Out vile jelly: The consumption of violence in "King Lear" and "The Winter's Tale"
There is a distinct difference in the representation of violence and its aftermath in Shakespeare’s Elizabethan and Jacobean plays. More so after 1603, bloody spectacles, brutal torture, and public theatrics are commonplace in daily life and entertainment; Jacobean life is comprised of a culture of violence. This paper examines the representation of violence and its aftermath in "King Lear" and "The Winter's Tale." As Shakespeare adapts plays for a Jacobean audience, the violence in the plays is decidedly more nuanced and psychological than in the Elizabethan plays, which tend to favor gore, spectacular images, and mostly physical damages. First, I examine the violent climate of social, political, and religious communities under James I. In a rather unconventional move, I utilize Performance Studies theory—and am inspired by the philosophy of The Theater of Cruelty and The Theater of the Oppressed—and suggest early modern public playhouses should be considered texts that are in conversation with many of James' policies. Finally, I turn to "King Lear" and "The Winter's Tale" as examples of Shakespeare's masterful representation of nuanced violence and its aftermath. Rather than performed plays offering an "escape" from daily life, I argue that plays such as "King Lear" and "The Winter's Tale" consciously incorporate the audience into the narrative in an uncanny manner that eradicates the possibility for "escapism." ^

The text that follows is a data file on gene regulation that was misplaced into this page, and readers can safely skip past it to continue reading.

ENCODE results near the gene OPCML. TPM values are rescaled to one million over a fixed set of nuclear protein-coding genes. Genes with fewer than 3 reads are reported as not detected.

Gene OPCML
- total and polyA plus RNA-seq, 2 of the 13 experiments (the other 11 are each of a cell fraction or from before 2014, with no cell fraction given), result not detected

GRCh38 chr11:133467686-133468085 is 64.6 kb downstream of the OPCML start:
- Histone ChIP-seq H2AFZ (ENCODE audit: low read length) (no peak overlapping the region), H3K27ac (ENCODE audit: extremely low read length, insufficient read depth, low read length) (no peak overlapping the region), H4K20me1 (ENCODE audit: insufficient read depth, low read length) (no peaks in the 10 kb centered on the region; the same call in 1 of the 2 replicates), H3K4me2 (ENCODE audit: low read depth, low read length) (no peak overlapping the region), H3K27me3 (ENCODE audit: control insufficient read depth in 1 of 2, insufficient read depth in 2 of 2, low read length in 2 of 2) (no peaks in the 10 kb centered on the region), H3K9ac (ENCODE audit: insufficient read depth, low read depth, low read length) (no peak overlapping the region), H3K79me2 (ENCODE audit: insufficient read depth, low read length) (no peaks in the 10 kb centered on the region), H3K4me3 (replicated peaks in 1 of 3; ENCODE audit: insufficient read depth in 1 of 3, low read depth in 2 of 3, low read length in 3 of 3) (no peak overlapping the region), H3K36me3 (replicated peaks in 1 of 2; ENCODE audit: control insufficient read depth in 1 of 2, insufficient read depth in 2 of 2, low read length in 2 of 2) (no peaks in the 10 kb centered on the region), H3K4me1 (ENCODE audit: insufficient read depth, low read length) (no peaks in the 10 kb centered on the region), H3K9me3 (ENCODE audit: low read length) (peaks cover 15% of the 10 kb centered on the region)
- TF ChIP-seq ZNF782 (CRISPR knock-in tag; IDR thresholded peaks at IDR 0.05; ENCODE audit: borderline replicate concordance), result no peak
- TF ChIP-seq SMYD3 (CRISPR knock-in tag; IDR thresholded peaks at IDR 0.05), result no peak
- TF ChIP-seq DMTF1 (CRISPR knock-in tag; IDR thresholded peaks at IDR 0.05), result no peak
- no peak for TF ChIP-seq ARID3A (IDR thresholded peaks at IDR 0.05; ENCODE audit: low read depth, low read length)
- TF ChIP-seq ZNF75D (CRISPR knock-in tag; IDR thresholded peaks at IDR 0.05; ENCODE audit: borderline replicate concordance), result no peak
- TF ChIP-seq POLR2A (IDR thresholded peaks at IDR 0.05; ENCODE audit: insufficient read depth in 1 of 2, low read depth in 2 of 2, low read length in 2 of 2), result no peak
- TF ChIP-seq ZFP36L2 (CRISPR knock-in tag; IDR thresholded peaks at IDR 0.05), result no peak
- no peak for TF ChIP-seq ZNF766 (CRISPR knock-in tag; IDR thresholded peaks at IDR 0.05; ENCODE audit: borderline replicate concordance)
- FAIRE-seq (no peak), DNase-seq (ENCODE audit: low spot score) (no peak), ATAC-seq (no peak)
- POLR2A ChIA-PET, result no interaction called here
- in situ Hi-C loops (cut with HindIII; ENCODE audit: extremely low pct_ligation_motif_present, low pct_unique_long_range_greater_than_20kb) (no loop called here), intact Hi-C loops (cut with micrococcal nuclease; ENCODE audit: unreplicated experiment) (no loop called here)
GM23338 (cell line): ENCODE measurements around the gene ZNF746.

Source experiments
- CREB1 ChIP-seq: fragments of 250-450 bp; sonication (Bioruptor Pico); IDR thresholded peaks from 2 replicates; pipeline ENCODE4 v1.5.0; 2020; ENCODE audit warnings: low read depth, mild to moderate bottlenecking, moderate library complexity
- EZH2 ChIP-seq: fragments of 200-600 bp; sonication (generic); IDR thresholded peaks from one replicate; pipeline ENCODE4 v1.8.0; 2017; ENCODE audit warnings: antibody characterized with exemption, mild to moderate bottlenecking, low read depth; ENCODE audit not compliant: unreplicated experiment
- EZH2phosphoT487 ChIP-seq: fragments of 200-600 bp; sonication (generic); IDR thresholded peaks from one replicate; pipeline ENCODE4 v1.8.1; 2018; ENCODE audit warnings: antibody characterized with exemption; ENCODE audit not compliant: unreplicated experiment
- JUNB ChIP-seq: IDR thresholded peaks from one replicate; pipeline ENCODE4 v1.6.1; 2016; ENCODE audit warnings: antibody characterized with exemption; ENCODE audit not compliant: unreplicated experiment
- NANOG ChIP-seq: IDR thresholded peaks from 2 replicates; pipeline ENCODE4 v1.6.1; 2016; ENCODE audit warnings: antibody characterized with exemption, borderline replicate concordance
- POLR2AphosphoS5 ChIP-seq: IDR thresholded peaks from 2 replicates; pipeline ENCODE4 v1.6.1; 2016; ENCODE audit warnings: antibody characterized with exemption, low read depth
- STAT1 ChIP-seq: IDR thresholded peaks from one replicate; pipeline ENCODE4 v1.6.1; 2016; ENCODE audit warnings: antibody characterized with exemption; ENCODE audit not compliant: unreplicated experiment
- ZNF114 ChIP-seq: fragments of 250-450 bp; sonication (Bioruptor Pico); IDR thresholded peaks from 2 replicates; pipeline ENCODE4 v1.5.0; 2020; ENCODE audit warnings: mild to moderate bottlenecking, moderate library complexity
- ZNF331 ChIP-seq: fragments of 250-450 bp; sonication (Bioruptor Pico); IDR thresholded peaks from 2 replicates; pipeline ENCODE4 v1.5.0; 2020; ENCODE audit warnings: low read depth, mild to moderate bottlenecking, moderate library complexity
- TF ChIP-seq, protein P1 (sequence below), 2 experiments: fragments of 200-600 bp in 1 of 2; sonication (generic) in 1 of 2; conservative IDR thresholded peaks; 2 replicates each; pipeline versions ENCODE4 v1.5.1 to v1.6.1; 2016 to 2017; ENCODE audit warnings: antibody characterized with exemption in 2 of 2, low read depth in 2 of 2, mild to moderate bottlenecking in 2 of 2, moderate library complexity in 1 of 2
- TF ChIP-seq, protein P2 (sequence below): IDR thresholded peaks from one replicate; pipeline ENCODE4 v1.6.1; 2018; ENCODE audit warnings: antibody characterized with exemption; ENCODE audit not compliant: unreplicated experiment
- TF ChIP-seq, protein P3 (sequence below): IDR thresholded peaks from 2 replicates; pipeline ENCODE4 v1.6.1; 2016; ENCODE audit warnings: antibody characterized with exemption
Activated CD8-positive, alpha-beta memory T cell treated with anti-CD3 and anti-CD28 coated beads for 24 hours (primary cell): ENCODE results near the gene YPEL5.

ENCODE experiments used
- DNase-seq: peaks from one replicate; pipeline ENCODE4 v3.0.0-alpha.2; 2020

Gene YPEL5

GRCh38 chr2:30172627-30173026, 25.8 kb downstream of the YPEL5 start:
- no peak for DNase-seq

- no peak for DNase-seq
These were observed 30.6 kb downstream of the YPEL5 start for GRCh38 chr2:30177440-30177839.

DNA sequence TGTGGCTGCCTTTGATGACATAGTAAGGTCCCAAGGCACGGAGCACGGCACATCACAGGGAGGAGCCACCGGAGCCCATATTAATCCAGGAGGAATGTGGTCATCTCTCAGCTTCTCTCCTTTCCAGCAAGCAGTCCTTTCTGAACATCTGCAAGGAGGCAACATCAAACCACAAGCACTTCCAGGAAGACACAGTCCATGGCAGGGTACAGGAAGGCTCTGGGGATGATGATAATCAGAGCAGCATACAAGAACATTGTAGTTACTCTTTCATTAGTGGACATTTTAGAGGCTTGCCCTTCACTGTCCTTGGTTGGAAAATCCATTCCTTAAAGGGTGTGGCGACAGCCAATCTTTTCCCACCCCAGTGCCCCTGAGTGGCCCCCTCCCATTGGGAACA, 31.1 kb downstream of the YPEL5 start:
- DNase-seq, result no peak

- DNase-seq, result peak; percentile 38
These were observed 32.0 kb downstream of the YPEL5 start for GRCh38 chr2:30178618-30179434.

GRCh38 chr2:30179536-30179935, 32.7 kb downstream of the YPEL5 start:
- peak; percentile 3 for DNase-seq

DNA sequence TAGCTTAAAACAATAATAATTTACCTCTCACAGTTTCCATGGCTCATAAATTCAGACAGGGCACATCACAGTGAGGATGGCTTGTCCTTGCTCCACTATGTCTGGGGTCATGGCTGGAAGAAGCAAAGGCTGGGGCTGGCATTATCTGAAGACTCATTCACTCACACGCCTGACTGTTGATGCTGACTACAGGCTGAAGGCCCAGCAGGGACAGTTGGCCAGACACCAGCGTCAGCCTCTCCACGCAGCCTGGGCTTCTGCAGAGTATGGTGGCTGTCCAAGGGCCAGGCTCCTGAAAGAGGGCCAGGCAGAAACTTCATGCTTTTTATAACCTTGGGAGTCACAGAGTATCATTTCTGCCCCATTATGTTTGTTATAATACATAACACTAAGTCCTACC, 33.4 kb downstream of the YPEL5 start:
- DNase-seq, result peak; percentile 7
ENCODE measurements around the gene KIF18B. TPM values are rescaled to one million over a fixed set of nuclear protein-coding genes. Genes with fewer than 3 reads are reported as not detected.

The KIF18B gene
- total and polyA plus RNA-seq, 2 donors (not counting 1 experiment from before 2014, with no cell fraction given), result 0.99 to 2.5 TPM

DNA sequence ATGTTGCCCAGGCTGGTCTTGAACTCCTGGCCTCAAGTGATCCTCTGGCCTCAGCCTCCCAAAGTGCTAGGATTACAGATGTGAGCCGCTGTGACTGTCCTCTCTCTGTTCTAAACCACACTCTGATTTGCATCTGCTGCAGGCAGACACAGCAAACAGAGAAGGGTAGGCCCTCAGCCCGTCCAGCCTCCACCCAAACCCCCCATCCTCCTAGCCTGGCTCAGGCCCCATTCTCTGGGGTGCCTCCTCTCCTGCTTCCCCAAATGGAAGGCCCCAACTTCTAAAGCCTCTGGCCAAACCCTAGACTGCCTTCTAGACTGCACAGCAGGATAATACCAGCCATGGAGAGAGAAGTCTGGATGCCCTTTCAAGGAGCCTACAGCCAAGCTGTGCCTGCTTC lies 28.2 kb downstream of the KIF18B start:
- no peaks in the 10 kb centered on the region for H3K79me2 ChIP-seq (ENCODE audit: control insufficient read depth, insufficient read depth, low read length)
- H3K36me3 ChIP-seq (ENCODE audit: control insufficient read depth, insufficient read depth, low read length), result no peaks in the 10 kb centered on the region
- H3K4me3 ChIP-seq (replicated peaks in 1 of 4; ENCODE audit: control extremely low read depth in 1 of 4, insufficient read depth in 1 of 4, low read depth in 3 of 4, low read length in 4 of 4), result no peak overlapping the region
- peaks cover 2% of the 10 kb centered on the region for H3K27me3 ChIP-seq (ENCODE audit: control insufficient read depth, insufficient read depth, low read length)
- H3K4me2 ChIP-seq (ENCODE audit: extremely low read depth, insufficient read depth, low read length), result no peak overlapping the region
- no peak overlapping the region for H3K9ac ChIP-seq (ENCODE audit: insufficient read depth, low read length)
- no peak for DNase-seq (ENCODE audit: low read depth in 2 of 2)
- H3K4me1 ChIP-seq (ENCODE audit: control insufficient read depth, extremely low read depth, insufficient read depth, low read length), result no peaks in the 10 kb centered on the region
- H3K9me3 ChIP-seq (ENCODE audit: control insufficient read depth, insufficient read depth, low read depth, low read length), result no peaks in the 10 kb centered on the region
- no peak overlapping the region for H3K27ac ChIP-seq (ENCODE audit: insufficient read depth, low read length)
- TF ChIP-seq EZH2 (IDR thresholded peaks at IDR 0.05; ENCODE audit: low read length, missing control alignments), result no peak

English literature|Theater history
Stapleton, Evan Marie, "Out vile jelly: The consumption of violence in "King Lear" and "The Winter's Tale"" (2016). ETD Collection for University of Texas, El Paso. AAI10124915.